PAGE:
How do we constrain Chine, and not just deter it?

Many years ago when I started a series on Pacific defense for the then AOL Defense, now Breaking Defense, I actually started with the significance of the USCG and why they were a foundational element for the kind of “constrainment” as well as deterrent strategy we needed to shape.

That series led eventually to our co-authored book on Pacific strategy which again started with the “constrainment” challenge not just the deterrence one.

What I had not realized was that it is the broader challenge which the authoritarian states were generating for crisis management against the liberal democracies  which was in play.

And that this was the core strategic shift from the land wars.

This book simply validates how important the missing USCG National Security and Offshore Patrol vessel hulls and trained personnel are.

Instead, the US focused on Littoral Combat Ships which made no sense.

The white hulls are crucial to a “constrainment strategy”, and the expansion of the Chinese Coast Guard in the region has been central to the gray zone operations discussed in the book.

Or let me be blunt: What the Chinese have done should not be a strategic surprise or a black swan.

It is simply something for which we did not prepare nor resource.

In effect, the “buy in strategy” when combined with the Chinese approach to “gray zone operations” and its expanded capability to fight at the high end really work together to underscore that China is not a liberal power wishing to reinforce current rules of the maritime order.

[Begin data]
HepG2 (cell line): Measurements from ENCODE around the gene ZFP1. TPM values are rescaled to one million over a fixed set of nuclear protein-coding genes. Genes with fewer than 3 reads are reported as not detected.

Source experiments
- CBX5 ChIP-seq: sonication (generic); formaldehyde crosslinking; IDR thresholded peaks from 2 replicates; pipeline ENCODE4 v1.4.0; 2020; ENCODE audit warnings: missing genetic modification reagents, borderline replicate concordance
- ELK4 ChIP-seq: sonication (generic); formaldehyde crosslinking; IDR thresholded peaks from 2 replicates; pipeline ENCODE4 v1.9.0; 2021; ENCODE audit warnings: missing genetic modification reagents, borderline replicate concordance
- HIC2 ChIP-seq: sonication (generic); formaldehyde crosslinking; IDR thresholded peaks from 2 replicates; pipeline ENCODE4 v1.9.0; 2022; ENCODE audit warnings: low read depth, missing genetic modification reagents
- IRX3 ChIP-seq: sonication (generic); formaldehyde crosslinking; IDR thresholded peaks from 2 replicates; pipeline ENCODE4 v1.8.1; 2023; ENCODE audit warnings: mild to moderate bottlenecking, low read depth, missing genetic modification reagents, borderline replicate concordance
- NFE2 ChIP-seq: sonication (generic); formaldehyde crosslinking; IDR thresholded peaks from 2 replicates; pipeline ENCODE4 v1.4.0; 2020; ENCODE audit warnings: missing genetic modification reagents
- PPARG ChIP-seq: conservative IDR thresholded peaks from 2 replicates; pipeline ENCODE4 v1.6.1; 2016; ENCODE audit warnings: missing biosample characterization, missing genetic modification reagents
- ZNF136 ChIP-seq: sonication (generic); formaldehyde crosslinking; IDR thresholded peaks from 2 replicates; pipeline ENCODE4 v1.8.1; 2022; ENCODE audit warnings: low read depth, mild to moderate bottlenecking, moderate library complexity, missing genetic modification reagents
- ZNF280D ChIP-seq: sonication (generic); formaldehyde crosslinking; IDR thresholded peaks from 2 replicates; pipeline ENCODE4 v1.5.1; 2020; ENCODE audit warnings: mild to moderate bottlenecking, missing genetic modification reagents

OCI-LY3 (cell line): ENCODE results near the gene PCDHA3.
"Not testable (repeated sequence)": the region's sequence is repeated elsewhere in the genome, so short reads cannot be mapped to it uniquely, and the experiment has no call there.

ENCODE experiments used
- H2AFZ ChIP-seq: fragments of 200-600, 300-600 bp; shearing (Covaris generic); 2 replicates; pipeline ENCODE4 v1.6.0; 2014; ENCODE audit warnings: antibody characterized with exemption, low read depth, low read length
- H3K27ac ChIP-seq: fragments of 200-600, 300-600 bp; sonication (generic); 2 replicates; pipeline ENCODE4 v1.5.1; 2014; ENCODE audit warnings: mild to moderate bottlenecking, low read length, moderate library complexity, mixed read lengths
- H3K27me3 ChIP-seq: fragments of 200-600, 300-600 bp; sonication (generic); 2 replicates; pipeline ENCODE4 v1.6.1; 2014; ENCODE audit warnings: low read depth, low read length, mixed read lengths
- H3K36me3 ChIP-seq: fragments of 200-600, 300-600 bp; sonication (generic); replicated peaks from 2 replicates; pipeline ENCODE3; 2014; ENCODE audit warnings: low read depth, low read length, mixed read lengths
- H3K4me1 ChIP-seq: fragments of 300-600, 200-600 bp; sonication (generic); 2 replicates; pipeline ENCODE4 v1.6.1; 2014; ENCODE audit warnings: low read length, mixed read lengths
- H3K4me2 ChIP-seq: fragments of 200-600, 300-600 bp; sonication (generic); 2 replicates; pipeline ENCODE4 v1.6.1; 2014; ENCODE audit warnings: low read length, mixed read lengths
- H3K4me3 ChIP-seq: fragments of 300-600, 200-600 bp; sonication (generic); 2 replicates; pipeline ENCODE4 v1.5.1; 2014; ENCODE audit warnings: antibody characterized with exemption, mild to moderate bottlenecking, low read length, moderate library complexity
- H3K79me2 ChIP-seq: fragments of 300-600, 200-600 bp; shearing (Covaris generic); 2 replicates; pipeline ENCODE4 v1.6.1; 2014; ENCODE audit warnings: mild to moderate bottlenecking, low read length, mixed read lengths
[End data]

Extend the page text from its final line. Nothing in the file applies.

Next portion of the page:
Rather, they a modern authoritarian power seeking to work with its allies to reshape the global order in a more favorable manner to themselves.

In the second edition of their highly regarded book on Chinese maritime power, Toshi Yoshihira and James R. Holems, what one Chinese analyst has called the “cabbage strategy.”

Zhang Zhaozhong—a retired rear admiral, NDU professor, well-known television personality, and prolific author of nationalistic navalist books for popular consumption—explain(s) how a cabbage strategy works. The strategy, Zhang says, can be encapsulated in “just one word, which is squeezing.”

His explanation is worth quoting at length: “For every measure there is a countermeasure.…If you send fishing vessels to resupply, then we will use fishing vessels to keep them out; if your coast guard sends supplies, then we will send marine surveillance to keep them out. If your Philippine Navy ships hurry over, we will use naval vessels to keep them out. There is nothing to be afraid of, and we must stick it out to the end. The cabbage strategy of which I have spoken many times is to surround them layer by layer, and make them unable to enter [Second Thomas Shoal].48 (Our emphasis).”1